38 Metaphase Chromosomes, attached to the kinetochore fibers, move to the center of the cell Chromosomes are now lined up at the equator Pole of the Cell Equator of Cell copyright cmassengale

Metaphase : 

39 Metaphase Chromosomes lined at the Equator Asters at the poles Spindle Fibers copyright cmassengale

Metaphase : 

40 Metaphase Aster Chromosomes at Equator copyright cmassengale

Review of Metaphase : 

41 Review of Metaphase What the cell looks like What’s occurring copyright cmassengale

Anaphase : 

42 Anaphase Occurs rapidly Sister chromatids are pulled apart to opposite poles of the cell by kinetochore fibers copyright cmassengale

Anaphase : 

43 Anaphase Sister Chromatids being separated copyright cmassengale

Anaphase Review : 

44 Anaphase Review What the cell looks like What’s occurring copyright cmassengale

Telophase : 

45 Telophase Sister chromatids at opposite poles Spindle disassembles Nuclear envelope forms around each set of sister chromatids Nucleolus reappears CYTOKINESIS occurs Chromosomes reappear as chromatin copyright cmassengale

Comparison of Anaphase & Telophase : 

46 Comparison of Anaphase & Telophase copyright cmassengale

Cytokinesis : 

47 Cytokinesis Means division of the cytoplasm Division of cell into two, identical halves called daughter cells In plant cells, cell plate forms at the equator to divide cell In animal cells, cleavage furrow forms to split cell copyright cmassengale

Cytokinesis : 

48 Cytokinesis Cleavage furrow in animal cell Cell plate in plant cell copyright cmassengale

Mitotic Stages : 

49 Mitotic Stages copyright cmassengale

Daughter Cells of Mitosis : 

50 Daughter Cells of Mitosis Have the same number of chromosomes as each other and as the parent cell from which they were formed Identical to each other, but smaller than parent cell Must grow in size to become mature cells (G1 of Interphase) copyright cmassengale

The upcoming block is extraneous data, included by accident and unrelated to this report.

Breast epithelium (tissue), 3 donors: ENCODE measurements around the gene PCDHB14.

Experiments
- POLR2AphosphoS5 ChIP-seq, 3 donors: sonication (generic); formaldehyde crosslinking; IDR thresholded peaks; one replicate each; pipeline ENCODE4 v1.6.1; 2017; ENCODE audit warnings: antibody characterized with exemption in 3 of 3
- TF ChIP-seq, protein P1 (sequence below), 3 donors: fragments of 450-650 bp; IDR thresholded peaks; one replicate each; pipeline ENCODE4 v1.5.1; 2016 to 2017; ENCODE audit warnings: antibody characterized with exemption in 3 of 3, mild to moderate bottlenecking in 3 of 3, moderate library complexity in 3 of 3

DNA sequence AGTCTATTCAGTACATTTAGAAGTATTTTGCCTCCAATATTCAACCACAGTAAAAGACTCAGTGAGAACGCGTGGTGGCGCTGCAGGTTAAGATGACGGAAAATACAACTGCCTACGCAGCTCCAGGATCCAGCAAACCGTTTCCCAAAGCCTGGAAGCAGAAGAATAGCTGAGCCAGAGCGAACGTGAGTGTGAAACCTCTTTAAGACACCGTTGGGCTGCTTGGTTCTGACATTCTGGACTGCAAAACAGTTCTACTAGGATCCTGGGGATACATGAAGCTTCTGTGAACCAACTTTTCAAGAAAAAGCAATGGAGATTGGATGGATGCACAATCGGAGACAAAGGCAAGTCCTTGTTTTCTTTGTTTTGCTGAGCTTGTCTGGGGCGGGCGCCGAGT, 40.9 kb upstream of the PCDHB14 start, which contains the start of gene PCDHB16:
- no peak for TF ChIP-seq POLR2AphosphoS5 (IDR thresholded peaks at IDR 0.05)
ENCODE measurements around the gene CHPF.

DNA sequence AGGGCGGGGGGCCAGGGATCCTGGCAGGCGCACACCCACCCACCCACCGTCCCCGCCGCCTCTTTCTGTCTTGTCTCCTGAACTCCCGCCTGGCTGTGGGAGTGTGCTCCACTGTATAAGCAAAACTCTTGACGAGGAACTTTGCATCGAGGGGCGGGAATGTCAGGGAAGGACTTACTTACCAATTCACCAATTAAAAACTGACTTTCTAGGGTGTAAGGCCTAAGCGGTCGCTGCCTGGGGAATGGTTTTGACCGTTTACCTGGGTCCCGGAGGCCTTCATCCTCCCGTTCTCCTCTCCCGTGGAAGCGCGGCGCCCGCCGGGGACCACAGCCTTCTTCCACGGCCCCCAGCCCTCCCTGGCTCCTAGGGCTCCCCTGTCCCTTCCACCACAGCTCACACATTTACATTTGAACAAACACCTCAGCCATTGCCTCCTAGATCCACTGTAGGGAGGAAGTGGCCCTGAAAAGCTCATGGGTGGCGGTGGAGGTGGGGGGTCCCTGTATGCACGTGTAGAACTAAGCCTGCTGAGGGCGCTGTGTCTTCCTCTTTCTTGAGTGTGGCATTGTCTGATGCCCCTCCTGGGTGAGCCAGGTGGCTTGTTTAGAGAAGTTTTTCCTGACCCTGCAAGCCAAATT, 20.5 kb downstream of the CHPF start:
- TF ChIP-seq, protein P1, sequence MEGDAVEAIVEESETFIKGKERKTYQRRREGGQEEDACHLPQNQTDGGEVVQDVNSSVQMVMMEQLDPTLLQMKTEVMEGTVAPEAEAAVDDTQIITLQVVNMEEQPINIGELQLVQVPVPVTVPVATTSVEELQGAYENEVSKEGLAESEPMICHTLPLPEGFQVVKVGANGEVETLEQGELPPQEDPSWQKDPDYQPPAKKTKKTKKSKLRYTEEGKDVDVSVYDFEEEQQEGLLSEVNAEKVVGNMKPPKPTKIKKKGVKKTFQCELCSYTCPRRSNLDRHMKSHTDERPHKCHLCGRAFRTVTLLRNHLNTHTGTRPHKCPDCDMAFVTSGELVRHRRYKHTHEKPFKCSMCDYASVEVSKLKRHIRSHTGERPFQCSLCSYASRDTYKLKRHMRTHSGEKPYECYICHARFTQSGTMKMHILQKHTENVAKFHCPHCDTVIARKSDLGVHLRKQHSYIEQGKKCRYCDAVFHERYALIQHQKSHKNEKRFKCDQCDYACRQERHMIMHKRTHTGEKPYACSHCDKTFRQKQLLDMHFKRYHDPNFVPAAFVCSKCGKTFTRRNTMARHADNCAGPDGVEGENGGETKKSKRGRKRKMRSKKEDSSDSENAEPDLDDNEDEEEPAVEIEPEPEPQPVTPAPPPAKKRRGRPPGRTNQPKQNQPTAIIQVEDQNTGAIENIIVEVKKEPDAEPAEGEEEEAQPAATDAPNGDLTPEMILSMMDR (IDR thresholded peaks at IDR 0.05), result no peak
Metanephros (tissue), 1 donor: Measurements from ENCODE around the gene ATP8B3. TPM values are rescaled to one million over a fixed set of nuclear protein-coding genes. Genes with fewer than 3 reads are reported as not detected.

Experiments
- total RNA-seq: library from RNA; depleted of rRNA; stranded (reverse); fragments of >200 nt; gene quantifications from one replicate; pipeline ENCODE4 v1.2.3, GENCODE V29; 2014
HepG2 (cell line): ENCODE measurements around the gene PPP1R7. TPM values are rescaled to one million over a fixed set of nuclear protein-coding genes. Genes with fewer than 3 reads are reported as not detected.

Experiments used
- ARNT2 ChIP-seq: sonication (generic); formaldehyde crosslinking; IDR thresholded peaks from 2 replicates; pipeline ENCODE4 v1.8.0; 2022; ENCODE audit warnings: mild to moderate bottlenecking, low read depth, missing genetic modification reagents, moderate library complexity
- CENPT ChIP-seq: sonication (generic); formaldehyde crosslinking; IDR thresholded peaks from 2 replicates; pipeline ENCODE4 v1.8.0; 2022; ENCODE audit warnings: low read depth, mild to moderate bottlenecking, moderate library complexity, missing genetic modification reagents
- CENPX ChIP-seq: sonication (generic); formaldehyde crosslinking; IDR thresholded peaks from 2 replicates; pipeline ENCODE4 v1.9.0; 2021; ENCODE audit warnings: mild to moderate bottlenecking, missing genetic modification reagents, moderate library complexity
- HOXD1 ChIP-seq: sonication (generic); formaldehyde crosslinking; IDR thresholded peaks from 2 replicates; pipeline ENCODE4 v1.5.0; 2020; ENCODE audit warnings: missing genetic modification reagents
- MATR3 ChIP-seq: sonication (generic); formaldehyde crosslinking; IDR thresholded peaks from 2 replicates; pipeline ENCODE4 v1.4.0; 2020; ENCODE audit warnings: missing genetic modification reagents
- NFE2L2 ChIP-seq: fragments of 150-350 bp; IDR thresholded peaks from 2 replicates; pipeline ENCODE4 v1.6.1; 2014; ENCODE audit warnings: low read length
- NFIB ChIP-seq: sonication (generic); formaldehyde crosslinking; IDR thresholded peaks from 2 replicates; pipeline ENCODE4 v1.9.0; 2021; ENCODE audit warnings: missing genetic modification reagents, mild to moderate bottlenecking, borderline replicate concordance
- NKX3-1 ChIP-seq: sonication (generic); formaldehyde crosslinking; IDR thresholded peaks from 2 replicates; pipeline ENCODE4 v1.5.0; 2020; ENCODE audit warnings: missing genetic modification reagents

Identical Daughter Cells : 

51 Identical Daughter Cells Chromosome number the same, but cells smaller than parent cell What is the 2n or diploid number? 2 copyright cmassengale

Review of Mitosis : 

52 Review of Mitosis copyright cmassengale

Draw & Learn these Stages : 

53 Draw & Learn these Stages copyright cmassengale

Draw & Learn these Stages : 

54 Draw & Learn these Stages copyright cmassengale

Name the Mitotic Stages: : 

55 Interphase Prophase Metaphase Anaphase Telophase Name the Mitotic Stages: Name this? Name this? copyright cmassengale

Eukaryotic Cell Division : 

56 Eukaryotic Cell Division Used for growth and repair Produce two new cells identical to the original cell Cells are diploid (2n) Chromosomes during Metaphase of mitosis Prophase Metaphase Anaphase Telophase Cytokinesis copyright cmassengale

Mitosis Animation : 

57 Mitosis Animation Name each stage as you see it occur? copyright cmassengale

Mitosis in Onion Root Tips : 

58 Mitosis in Onion Root Tips Do you see any stages of mitosis? copyright cmassengale

Test Yourself over Mitosis : 

59 Test Yourself over Mitosis copyright cmassengale

Mitosis Quiz : 

60 Mitosis Quiz copyright cmassengale

Mitosis Quiz : 

61 Mitosis Quiz copyright cmassengale

Name the Stages of Mitosis: :